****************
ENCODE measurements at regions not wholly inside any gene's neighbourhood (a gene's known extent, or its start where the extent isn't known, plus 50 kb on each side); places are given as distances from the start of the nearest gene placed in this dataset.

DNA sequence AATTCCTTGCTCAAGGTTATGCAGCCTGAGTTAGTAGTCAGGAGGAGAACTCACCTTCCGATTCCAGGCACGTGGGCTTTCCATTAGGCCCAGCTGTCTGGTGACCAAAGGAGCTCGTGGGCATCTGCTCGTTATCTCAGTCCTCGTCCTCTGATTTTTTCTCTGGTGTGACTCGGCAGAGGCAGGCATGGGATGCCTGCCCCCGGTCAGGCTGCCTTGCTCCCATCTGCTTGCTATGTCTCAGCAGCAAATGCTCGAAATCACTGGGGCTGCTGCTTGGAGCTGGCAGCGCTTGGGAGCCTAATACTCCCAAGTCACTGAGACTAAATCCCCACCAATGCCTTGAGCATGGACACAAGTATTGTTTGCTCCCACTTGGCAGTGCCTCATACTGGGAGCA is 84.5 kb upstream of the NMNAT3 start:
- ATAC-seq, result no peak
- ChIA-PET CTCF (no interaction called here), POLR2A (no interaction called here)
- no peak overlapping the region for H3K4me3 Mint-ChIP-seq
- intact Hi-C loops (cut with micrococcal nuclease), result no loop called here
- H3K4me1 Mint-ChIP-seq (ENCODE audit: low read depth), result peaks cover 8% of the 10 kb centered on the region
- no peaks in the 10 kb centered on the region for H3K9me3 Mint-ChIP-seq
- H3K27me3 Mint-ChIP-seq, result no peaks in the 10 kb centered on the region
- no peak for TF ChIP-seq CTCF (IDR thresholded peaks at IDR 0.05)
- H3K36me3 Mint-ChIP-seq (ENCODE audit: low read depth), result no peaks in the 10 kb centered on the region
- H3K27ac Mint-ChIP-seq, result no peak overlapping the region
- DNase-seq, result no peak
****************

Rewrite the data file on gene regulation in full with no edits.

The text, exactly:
ENCODE measurements at regions not wholly inside any gene's neighbourhood (a gene's known extent, or its start where the extent isn't known, plus 50 kb on each side); places are given as distances from the start of the nearest gene placed in this dataset.

DNA sequence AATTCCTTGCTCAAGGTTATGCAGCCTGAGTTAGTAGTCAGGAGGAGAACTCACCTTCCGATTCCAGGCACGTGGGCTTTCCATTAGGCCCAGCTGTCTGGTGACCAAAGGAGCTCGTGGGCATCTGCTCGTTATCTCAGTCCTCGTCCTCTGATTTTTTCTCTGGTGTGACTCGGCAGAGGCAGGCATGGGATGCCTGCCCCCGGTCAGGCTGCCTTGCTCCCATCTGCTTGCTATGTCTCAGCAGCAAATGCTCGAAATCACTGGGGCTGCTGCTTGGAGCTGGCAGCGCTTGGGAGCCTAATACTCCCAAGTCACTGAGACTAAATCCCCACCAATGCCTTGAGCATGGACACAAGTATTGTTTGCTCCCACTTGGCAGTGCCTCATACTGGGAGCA is 84.5 kb upstream of the NMNAT3 start:
- ATAC-seq, result no peak
- ChIA-PET CTCF (no interaction called here), POLR2A (no interaction called here)
- no peak overlapping the region for H3K4me3 Mint-ChIP-seq
- intact Hi-C loops (cut with micrococcal nuclease), result no loop called here
- H3K4me1 Mint-ChIP-seq (ENCODE audit: low read depth), result peaks cover 8% of the 10 kb centered on the region
- no peaks in the 10 kb centered on the region for H3K9me3 Mint-ChIP-seq
- H3K27me3 Mint-ChIP-seq, result no peaks in the 10 kb centered on the region
- no peak for TF ChIP-seq CTCF (IDR thresholded peaks at IDR 0.05)
- H3K36me3 Mint-ChIP-seq (ENCODE audit: low read depth), result no peaks in the 10 kb centered on the region
- H3K27ac Mint-ChIP-seq, result no peak overlapping the region
- DNase-seq, result no peak